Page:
I'm a fan of the holidays, especially when living in a foreign country. I recall the over-the-top multicolored lights that decorated the already ornate building facades in Prague, the quirky way Lisboetas lit up the fountains in the squares, and the lovely, massive tree by the Prešeren bridge in Ljubljana. Shetland dinnae do much last year, other than the obligatory lights along the main drag, but Inverness. Mismatched multicolored strings of lights line the river and the pedestrian bridges (making for festive views from our living room), and the islands are home to lit, person-sized plastic penguins, polar bears, deer and an igloo. Above the streets of the city center, rectangular outlines of the usual suspects (stockings, packages, Santa + reindeer, etc.) hang between the buildings, which are tacky enough in daylight and shock the senses once night falls (at around 3:30pm) and horrid colored lights confuse the outlines into blobs of lights hovering above the streets. (Side note: this does freak out the drunks; they point and shout, "Look! In the sky!" - have seen this a few times in the past month.) The river does look bonny though.
Lucky Matt had three whole days off in December, so last Monday-Wednesday we took the train down to Edinburgh to see how it does Christmas. I was impressed with Glasgow's Christmas markets and lights and was hoping the Burgh would be similar. Just off Princes Street was a German market with a few rides and a nasty security staff that kicked people out at eight o'clock sharp. I was a bit disappointed with the Royal Mile and George Street, but the lights of Edinburgh are beautiful enough on their own, so adding more to the visual cocktail could lead to overkill.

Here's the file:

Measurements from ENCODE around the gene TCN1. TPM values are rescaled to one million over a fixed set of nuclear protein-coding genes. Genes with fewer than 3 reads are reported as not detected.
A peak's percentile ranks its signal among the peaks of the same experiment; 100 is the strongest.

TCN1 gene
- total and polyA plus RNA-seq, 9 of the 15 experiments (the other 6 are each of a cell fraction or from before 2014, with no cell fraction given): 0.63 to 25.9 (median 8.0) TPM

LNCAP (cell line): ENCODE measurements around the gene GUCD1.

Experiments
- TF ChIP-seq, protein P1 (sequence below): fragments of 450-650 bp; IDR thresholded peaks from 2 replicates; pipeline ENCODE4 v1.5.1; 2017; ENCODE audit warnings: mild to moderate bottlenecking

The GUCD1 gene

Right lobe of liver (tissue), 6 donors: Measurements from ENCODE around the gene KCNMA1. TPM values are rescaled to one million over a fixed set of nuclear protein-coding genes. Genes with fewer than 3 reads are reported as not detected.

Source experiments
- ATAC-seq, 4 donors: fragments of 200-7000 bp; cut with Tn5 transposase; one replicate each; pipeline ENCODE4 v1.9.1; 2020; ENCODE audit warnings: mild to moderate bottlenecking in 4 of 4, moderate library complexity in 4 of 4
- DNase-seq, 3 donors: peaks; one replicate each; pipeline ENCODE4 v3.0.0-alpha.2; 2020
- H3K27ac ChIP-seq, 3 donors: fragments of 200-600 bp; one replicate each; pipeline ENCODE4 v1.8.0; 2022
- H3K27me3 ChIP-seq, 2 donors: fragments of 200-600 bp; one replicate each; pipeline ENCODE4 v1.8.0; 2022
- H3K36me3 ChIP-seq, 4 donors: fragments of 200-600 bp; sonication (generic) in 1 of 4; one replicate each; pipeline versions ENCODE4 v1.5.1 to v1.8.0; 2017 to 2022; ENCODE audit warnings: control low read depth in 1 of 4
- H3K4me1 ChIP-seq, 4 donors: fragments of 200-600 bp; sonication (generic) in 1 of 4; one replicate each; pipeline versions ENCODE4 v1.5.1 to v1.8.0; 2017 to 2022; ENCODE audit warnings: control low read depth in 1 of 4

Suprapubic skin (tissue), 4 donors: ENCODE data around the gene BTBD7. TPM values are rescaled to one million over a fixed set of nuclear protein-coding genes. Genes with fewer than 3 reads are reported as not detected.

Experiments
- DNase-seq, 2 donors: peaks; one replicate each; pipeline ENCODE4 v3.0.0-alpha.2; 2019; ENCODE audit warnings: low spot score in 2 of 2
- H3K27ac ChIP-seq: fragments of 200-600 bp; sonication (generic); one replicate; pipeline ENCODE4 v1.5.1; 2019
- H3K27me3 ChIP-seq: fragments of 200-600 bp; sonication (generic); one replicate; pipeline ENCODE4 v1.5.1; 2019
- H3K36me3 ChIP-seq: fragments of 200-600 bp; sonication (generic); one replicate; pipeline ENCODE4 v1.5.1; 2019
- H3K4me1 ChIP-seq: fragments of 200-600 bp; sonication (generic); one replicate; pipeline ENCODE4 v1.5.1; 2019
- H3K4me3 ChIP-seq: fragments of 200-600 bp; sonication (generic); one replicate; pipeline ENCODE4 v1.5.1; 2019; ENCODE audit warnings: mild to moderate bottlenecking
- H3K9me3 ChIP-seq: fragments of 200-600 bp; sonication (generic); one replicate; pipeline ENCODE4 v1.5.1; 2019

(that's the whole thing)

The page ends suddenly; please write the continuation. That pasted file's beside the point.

I love this shot of the trees and the castle. The Scotland skies are just stunning.
Settling into a Highland winter has been easier than it was in Shetland. The light is brighter, more cutting, and having close to six rather than four hours of daylight is easier on the soul. We've had some biting days, and the wind frequently hurls itself against our stone cottage, but then a day will be sunny and warm enough to forego the gloves and hat. I've tried to get out for walks on these days, and watching the trees change and observing the the hills as they're covered with snow is magical. Nature is seductive here. And the river is still the constant, speeding past the cottage on its way from the mountains to the sea. Living by water is a wonderful thing.
So I've been blessed with a flu bug, which has been annoying me since Sunday and will hopefully be through with me soon. I miss American drugs at times like this. M's on nights all this week which also stinks. I have to change the channel when I see the Mastercard ads about being home for Christmas - which is worse, being far from family or leaving your fiance on his own on Christmas which is also his 30th birthday?! Thanks to a massive Christmas box of treats from my darling mother, our tree now looks loved, and Skype will help on the big day. Wishing you a wonderful holiday from the middle of the Highlands.